Am J Gastroenterol. Jun;95(6) Dysphagia lusoria: clinical aspects, manometric findings, diagnosis, and therapy. Janssen M(1), Baggen MG, Veen. Dysphagia lusoria is an impairment of swallowing due to compression from an aberrant right subclavian artery (arteria lusoria). Clinical presentation Most. Dysphagia is a relatively common and increasingly prevalent clinical problem, with prevalence of nearly 22% in the adult primary care population and of % .

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Dysphagia lusoria: clinical aspects, manometric findings, diagnosis, and therapy.

At last, for patients with severe symptoms, which not benefit from medical strategies, surgical repair and lhsoria of the aberrant vessel should be considered [ 2 kusoria, 9 ]. CT angiography and MRI thorax are the best diagnostic modalities that could identify the arteria lusoria.

Computed tomography and angiography confirmed the diagnosis and excluded aneurysms. Loading Stack – 0 images remaining. Postoperatively two patients became symptom-free, the other patient still has intermittent dysphagia.

Dysphagia Lusoria Caused by an Aberrant Right Subclavian Artery

An account of a singular case of obstructed deglutition. Endoscopy revealed a pulsating impression in the esophagus of three patients. Drug treatment was sufficient in three patients mean follow-up, 6. Pathology of the heart. Congenital aortic vascular ring. Case Report Open Access. Luoria Vasc Surg ;5: Treatment by arterial division and reestablishment of vascular continuity. The aberrant right subclavian artery arises from the aorta distal to the origin of the left subclavian artery arrow.

This phenomenon, first described by Contorni in7 was named subclavian steal by Reivich and colleagues in Case 7 Case 7. He subsequently underwent oral contrast swallow study, which showed smooth extrinsic indentation along posterior esophageal wall at the level of the aortic arch Figure 1. A modified extrathoracic approach to the treatment of dysphagia lusoria.


Guidelines Upcoming Special Issues. Dysphagia; Arteria lusoria; Aberrant right subclavian artery; Dysphagia lusoria; Esophagus compression.

This vessel arises as the last great vessel of the aortic arch, from the dorsal margin of the aorta, and steers towards the right arm, crossing the middle line of the body and usually passing behind the esophagus.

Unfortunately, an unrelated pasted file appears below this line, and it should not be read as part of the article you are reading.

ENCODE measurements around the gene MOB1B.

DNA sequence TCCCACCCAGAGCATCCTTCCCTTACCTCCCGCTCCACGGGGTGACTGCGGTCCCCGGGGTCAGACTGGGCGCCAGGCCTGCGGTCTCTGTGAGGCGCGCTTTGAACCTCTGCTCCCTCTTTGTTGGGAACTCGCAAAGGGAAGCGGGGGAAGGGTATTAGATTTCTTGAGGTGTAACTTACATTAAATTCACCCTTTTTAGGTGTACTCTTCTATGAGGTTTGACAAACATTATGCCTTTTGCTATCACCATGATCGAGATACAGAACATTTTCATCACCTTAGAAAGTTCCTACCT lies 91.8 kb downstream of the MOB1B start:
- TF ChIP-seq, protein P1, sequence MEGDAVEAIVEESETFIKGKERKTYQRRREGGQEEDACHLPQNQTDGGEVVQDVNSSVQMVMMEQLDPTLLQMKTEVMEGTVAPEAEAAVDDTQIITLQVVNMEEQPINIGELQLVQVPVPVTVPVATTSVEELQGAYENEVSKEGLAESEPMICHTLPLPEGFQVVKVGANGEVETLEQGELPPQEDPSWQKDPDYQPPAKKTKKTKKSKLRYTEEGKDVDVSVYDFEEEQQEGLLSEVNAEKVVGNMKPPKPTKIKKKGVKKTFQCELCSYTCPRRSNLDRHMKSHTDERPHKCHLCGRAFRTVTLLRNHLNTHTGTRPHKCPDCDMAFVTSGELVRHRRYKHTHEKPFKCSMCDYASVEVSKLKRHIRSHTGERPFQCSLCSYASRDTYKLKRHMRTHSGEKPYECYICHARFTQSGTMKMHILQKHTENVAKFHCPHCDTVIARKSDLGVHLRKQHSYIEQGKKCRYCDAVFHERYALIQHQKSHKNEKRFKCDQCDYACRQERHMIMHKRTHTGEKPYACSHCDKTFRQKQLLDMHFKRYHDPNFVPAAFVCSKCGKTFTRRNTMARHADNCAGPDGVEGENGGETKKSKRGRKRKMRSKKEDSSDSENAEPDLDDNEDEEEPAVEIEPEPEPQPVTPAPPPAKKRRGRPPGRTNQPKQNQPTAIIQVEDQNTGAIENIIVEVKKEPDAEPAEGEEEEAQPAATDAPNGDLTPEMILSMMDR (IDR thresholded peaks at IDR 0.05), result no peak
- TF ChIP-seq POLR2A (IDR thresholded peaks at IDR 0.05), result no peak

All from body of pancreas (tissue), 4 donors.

Extrinsic compression of the esophagus may lead to dysphagia. An Account of a Singular Case of Deglutition.

B Abnormal embryologic development of the aortic arch: Barium study of the esophagus may show the indentation on the posterior esophageal wall by the artery. Approximately a month later, the patient was taken to the operating room for resection and reconstructive bypass surgery. Freed K, Low VH.

July 16, ; Accepted date: Re-establishment of the continuity of the anomalous right subclavian artery after operation for dysphagia lusoria. Case Report A year-old, otherwise-healthy woman with a 6-year history of progressive dysphagia was referred dyphagia Waterbury Hospital. Edit article Share article View revision history. Am J Radiol ; Case 4 Ludoria 4. The aberrant subclavian artery. In patients with coexisting esophageal abnormalities the finding may be incidental and specific conservative treatment may be sufficient.

Dysphagia Lusoria Caused by an Aberrant Right Subclavian Artery

Select your language of interest to view the total content in your interested language. Images in clinical medicine. Dysphagia lusoria The right subclavian artery is involved in this condition Dysphagia lusoria or Bayford-Autenrieth dysphagia is an abnormal condition characterized by difficulty in swallowing caused by an aberrant right subclavian artery.


This artery arises from the aortic arch distal of the left subclavian artery, crossing the midline behind the esophagus. Some present with mild dysphagia, while a small minority have a severe enough disturbance lusorria swallowing that leads to inability to swallow and severe nutritional problems.

The initial presenting symptom was discontinuous dysphagia to solids, which worsened and became more progressive in nature.

During development of aortic archif the proximal portion of the right fourth arch disappears instead of distal portion, the right subclavian artery will arise as the last branch of aortic arch.

When the symptoms are intractable, surgical correction should be considered even if coexisting esophageal abnormalities are present.

Dysphagia lusoria | Radiology Reference Article |

Author information Copyright and License information Disclaimer. However, it is generally asymptomatic. Discussion The most common embryologic abnormality of the aortic arch is an aberrant right subclavian artery, which occurs in 0. According to the current literature this could be related to many possible co-existing conditions: After rotation of the dorsal aorta, the right 7th intersegmental artery becomes the aberrant right subclavian artery.

Publication ethics have been observed. Meanwhile, esophageal manometry frequently reveals nonspecific findings and is unhelpful for the luskria [ 2679 ].